For example, we specialize in helping learner drivers pass their driving test. The goal, therefore, for our audience is to pass their theory test. We then strategize, working backward, asking, “How can we help them achieve this?” That then forms our strategy. And, it’s what inspired our idea for online practice permit tests. 

4. Evolve your marketing strategy for each stage of the user journey

Once you’ve set goals and understand how to track their progress, craft strategies to hit them. Remember: With each stage of the user journey, you’ll encounter your audience’s objections.

Don’t avoid them or hope they don’t crop up. Instead, hit them head-on and strategize straight through them. 

For example, at the very beginning of the user journey, your audience may have little awareness of your brand and app. That could cause distrust and speculation. So, your marketing efforts need to surround building trust and authority within the industry.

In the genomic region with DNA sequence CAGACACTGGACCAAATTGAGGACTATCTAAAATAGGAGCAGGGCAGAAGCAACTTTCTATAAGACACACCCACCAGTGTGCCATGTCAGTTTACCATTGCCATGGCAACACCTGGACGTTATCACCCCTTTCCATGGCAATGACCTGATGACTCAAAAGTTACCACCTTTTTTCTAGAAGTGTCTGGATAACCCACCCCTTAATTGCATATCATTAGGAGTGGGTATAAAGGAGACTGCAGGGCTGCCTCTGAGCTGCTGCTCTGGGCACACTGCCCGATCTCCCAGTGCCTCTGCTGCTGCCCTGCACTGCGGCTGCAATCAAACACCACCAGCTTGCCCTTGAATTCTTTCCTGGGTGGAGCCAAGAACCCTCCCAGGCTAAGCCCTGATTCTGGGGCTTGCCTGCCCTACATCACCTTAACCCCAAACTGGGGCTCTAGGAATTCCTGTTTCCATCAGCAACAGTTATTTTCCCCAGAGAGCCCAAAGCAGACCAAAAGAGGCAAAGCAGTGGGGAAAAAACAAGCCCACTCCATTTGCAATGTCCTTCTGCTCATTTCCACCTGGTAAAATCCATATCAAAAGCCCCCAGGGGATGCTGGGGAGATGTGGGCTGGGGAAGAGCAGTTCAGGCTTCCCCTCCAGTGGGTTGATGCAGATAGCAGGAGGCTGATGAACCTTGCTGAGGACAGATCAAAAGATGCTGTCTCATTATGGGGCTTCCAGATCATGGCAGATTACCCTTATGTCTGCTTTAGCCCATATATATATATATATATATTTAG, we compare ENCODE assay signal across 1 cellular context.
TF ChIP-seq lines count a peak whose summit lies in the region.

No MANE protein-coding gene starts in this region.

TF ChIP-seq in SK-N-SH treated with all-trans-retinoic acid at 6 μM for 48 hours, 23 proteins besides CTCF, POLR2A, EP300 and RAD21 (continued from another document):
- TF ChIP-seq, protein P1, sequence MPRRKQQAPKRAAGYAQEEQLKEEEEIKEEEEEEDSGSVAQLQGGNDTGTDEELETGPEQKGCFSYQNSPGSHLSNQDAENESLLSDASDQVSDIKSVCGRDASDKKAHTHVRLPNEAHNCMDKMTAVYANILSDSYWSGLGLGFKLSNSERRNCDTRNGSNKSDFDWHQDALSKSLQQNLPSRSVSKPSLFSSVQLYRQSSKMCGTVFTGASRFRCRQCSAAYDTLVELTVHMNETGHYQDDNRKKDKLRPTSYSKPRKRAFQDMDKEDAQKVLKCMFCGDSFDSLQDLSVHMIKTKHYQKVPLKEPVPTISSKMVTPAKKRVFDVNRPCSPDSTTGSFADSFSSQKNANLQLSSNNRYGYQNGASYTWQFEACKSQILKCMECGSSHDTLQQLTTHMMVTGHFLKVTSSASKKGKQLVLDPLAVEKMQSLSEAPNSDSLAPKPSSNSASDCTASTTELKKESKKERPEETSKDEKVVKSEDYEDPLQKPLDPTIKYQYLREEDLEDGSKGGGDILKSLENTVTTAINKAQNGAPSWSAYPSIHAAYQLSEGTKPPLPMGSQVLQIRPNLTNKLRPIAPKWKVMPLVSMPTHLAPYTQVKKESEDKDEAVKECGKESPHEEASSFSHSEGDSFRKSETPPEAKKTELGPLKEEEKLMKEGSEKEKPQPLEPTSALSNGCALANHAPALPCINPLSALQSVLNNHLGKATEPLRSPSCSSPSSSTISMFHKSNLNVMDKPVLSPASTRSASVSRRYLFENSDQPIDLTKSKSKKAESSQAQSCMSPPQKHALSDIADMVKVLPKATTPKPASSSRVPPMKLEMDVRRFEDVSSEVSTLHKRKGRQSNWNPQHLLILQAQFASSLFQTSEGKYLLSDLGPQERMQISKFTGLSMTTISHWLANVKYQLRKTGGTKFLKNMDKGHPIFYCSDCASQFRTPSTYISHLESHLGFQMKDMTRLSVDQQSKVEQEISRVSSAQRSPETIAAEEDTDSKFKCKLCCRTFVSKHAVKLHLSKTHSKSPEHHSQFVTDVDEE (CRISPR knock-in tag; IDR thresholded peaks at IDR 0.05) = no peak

Perhaps it takes too long even to find your app. If it’s been advertised and a user wants to download it, they won’t go to additional effort to find your app. So, use keywords to ensure your app comes up in the search results. 

5. Select the right platform

It sounds obvious, but you’d be surprised at how many people choose a marketing platform that suits them rather than their audience. 

Market your app using the platform your target demographic spends the most time on. For example, social media marketing is a sure winner for younger demographics, but be sure to consider which social media channel is most used by your target audience.

Linked In, for example, is classified as a social media network, but it skews to an older demographic than teens seeking drivers education, so we focus our marketing on other platforms.

6. Put in the work

Creating an app is a lucrative endeavor, but to succeed, you need to plan in advance, strategize, and be responsive to the changes in the market and within your audience.

Categories: Best Practices BUSINESS GROWTH Media PR/MARKETING STARTUP Technology